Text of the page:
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Mobile Training Simulator Lets Groton Police Hone Responses To Threatening Incidents

 Groton Police Officer and Instructor Gordon Candow demonstrates a simulator scenario. He stressed the value of officers learning to deal with the emotional climate of a difficult incident in a simulated environment. He said the system teaches officers to protect themselves while practicing de-escalation techniques. “Your heartrate is up, but you have to think outside the box,” he said, adding that he chose scenarios appropriate to Groton stressing interpersonal communication when talking to a person.

 

Simulations Are Interactive, Realistic & Can Include Live Ammo
by Connie Sartini
 
Members of the Groton Police Department spent last week testing their skills in a unique mobile simulator training center, where real life scenarios give officers the opportunity to practice their responses to a variety of serious situations that can occur at night, inside buildings, in crowds, at vehicle stops, with individuals in crisis, in domestic disputes and other low visibility or high- risk incidents.
     Middlesex Sheriff ’s Office Mobile Training Center (MTC) is a portable, self-contained, firearms trailer, which allows officers to train on live-action, interactive scenarios, utilizing their own firearms and live ammunition. Because the scenarios are interactive, officers must simultaneously work on their communication skills, unlike in traditional firearms training. This also includes use of force training, verbal, taser and use of force. This Middlesex Sheriff’s Office Mobil Training Center is the only one of its kind. Groton’s Chief of Police Michael Luth said, “Having the dynamic interactive scenario base training is valuable for not just the physical tactics but the decision making skills as well.”
     Purchased by the Middlesex Sheriff’s Office in 2010, the MTC went into service in 2011 and has been used by municipal police departments across the county ever since. Thanks to its mobility, MSO officers are able to transport MTC to local jurisdictions so officers can train in their communities while on duty, thereby cutting down or eliminating the need for overtime.
     The armor-plated trailer allows officers to use the same firearms and ammunition they keep with them every day out in the field, but instead of simply firing at a piece of paper with an outline on it at a basement shooting range, the rear wall of the trailer displays videos depicting various scenarios that are controlled by a Middlesex Sheriff deputy at a computer terminal at the front of the trailer.
     The scenarios can require an officer to fire his weapon into the self-healing rubber screen, backed by thick padding and a steel plate or if the officer uses his communication skills effectively, the scenario can be changed mid- video and have the virtual suspect lay down his or her firearm, negating the need for lethal force.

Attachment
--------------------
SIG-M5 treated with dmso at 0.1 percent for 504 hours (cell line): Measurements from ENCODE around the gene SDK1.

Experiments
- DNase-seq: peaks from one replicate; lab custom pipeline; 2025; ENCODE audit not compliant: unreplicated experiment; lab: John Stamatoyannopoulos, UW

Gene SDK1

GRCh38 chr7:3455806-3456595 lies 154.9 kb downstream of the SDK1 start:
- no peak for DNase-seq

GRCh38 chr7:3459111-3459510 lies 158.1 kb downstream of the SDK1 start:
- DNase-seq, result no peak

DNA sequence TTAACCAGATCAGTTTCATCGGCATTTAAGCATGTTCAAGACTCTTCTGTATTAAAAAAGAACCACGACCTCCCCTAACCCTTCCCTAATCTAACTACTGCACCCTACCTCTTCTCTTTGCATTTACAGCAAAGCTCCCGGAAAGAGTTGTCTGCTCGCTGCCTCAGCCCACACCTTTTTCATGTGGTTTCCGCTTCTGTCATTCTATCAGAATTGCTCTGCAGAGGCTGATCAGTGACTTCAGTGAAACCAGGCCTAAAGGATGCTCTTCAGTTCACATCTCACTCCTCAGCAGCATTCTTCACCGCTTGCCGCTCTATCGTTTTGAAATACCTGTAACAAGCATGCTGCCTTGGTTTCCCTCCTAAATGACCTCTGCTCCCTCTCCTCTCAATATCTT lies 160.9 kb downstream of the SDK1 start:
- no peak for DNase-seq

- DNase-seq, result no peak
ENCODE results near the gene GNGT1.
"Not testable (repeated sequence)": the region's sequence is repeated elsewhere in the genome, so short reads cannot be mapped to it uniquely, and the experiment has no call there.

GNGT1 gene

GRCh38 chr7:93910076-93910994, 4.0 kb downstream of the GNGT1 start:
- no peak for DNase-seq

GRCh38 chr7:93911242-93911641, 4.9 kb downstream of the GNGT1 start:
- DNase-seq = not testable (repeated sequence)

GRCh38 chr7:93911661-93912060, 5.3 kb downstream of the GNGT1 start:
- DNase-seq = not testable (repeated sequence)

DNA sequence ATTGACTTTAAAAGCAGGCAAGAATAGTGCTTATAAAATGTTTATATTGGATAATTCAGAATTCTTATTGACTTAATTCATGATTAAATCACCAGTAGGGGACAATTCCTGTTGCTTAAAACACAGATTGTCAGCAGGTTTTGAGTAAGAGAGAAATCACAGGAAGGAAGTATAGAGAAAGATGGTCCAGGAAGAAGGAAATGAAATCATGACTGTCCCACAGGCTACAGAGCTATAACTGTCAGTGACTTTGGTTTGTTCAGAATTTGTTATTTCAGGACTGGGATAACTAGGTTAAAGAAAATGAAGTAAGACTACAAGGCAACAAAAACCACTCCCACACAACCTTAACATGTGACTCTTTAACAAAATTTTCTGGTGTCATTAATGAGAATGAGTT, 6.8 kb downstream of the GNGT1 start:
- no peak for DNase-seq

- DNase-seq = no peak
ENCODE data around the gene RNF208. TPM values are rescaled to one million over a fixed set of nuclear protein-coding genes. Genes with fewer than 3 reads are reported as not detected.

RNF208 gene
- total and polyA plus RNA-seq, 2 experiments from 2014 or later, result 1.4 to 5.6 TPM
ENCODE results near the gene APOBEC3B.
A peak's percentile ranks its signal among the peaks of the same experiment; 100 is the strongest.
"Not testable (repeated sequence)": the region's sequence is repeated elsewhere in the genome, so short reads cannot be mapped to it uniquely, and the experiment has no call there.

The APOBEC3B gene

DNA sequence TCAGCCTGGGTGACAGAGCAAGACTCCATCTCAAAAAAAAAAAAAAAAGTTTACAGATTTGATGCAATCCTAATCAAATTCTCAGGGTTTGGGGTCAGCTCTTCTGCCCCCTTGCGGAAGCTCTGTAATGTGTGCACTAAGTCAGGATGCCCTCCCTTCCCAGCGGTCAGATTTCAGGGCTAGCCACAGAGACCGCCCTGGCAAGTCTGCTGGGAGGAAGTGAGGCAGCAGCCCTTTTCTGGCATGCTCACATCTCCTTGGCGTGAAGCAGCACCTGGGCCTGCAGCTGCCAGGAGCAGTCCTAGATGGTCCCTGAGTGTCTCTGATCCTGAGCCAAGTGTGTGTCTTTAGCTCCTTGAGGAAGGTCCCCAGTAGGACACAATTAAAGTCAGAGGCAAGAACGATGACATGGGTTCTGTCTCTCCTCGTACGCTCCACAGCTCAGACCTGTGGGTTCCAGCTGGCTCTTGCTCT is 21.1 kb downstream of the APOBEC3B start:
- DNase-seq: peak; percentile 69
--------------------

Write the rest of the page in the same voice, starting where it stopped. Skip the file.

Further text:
Because live ammunition is used, Middlesex Sheriff Peter J. Koutoujian advised that Clean Harbors decontaminates the unit and removes the lead to address any environmental concerns.
     Sheriff Koutoujian said he has spent time in Israel where he observed scenario-based training for handling of terrorist attacks, stressing that it allows for immediate feedback on what went well and what needed improvement.
He added that decision making is critical in responding to scenarios such as a domestic shooting and the efforts at communication to get the shooter to put down the gun or in assessing the danger when there is a person in a school bathroom, determining whether they want to shoot themselves or to harm others.
     Groton Police Officer and Instructor Gordon Candow stressed the importance of using the tools that officers have as well as the emotional climate. Your heartrate is up, but you have to think outside the box,” he said. “These are scenarios appropriate to Groton, and the interpersonal communications are important when talking to a person.”
     Middlesex Sheriff ’s Officer and trainer, Officer Frank Reid, detailed the program. In the rear of the training unit, there is a control area where the scenarios are staged and adjusted. Skills are tested to de-escalate a situation. Officers are trained in very realistic scenarios. They receive instant feedback on their performance and are able to see the results of effective communication. This system also allows them to practice de- escalation techniques. Officer Reid noted that it is very important to use the brain as well in these exercises.
     Officer Candow was the officer in the demonstration of an angry individual in the lobby of a building who was banging on doors. When the officer arrived, the individual challenged him, yelling and refusing to leave.
     The officer stepped behind a small partition, and when the individual pulled a weapon, the officer continued to talk to him, telling him that he would get him the help he needed, and, finally, the individual dropped his weapon and talked to the officer.
     During the demonstration, the control operator could adjust the video to have several different actions from the angry individual.
     Most importantly, the scenarios require officers to call on the totality of their training and experience in an attempt to resolve situations peacefully. In all scenarios a heavy emphasis is placed on effective communication. Groton Police Department was joined by members from the Lunenburg and Pepperell Police Departments for the training.
     With the popularity of this program, there currently is a six-month wait list for the Middlesex Sheriff ’s Office MTC services. Chief Luth added, “The collaboration with Sheriff Koutoujian makes this kind of training possible for communities our size.”
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